The Edinburgh festival fringe, operating at a fifth of its normal size this year, has launched a £7.5m emergency appeal following the Covid-19 pandemic.
It has been reported that the arts festival in Scotland has lost millions of pounds after it was completely shut down in 2020 and is only operating at a smaller capacity in 2021.
The festival launched its appeal yesterday (Tuesday) with a £150,000 pledge from spirits company Edinburgh Gin and £160,000 from various other donors. These donations will go towards supporting the artists and venues, as well as the festival investing in its digital and streaming productions to create a lasting hybrid event.
Actress, writer and comedian Phoebe Waller-Bridge collaborated with Edinburgh Gin to design a limited-edition Fleabag bottle. In support of the artists that come to the Fringe, it is hoped over £150,000 will be raised by sales of the bottle and 100% of these profits will go to the artists. Waller-Bridge is also the first president of the Fringe Society.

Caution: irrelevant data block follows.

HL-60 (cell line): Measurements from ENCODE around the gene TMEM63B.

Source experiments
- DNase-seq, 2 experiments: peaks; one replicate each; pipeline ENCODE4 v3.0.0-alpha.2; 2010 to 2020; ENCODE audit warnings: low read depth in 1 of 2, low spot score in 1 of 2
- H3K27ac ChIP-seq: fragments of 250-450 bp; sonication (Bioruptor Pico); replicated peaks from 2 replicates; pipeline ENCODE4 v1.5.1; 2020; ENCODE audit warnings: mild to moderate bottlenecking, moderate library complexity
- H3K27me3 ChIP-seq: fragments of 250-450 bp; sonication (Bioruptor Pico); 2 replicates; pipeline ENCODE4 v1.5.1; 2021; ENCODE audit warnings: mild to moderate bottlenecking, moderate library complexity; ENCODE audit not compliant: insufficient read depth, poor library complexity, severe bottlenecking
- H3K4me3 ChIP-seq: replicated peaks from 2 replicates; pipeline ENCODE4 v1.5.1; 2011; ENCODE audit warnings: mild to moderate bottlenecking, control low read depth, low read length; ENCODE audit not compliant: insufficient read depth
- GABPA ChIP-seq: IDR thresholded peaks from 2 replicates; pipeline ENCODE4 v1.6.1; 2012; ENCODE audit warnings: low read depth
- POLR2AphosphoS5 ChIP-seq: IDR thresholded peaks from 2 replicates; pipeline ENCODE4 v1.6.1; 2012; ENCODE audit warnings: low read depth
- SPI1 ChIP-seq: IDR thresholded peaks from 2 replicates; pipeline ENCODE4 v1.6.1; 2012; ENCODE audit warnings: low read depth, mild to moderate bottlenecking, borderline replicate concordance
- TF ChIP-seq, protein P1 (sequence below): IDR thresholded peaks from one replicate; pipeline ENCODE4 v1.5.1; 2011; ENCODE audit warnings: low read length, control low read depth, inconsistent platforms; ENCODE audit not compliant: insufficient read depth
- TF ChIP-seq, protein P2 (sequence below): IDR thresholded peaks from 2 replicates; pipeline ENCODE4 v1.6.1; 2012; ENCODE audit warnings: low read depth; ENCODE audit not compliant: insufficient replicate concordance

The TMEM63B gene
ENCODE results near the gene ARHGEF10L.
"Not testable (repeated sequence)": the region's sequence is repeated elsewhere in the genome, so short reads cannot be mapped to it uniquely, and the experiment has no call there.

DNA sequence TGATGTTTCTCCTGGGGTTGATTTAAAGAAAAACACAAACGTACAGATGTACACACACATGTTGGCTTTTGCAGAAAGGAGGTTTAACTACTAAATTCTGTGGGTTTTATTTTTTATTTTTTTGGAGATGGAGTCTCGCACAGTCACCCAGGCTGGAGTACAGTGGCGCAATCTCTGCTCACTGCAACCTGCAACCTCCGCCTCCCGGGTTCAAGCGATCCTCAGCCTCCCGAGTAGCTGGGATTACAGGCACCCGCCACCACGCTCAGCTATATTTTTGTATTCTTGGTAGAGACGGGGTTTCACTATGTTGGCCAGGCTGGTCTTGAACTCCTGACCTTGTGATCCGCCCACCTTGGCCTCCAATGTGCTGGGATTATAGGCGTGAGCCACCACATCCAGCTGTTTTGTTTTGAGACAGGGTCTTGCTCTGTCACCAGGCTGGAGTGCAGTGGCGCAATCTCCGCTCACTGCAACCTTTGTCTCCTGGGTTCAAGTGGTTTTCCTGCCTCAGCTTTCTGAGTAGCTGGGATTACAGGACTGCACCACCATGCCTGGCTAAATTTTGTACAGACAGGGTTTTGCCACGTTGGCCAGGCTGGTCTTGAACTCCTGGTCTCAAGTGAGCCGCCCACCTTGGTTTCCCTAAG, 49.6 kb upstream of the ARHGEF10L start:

The event runs throughout August, having started on the 6th and is set to end on the 30th. The main attractions – the fringe, the international festival and the book festival – have all been scaled down for this year.
Shona McCarthy, chief executive of the event, said: “The last 18 months have been the most challenging in the fringe’s history, and everyone – from artists and venues to the Fringe Society – has experienced huge losses.
“[But] 2021’s scaled-back event only happened because of emergency grants, and in many cases, loans that now need to be repaid. We want to ensure the fringe that returns reflects the world we live in – not just this who can afford to keep going.”
The festivals have staged a mixture of live and digital events to reach audiences that have not been able to travel to Edinburgh. Live audiences have also been reduced due to social distancing rules and being conscientious towards the ongoing pandemic.
So far, the arts festival has sold 12,500 digital performance tickets and many freelance performers and producers rely on the fringe for income.
Benny Higgins, the chair of the Fringe Society, said: “An estimated £20m was lost in 2020 alone. To make 2021 a reality, many operators relied on loans and emergency grants. This is not sustainable, and this campaign is about undoing some of that damage, while building a more affordable and equitable fringe. This camppagin will give us a foundation to do just that.”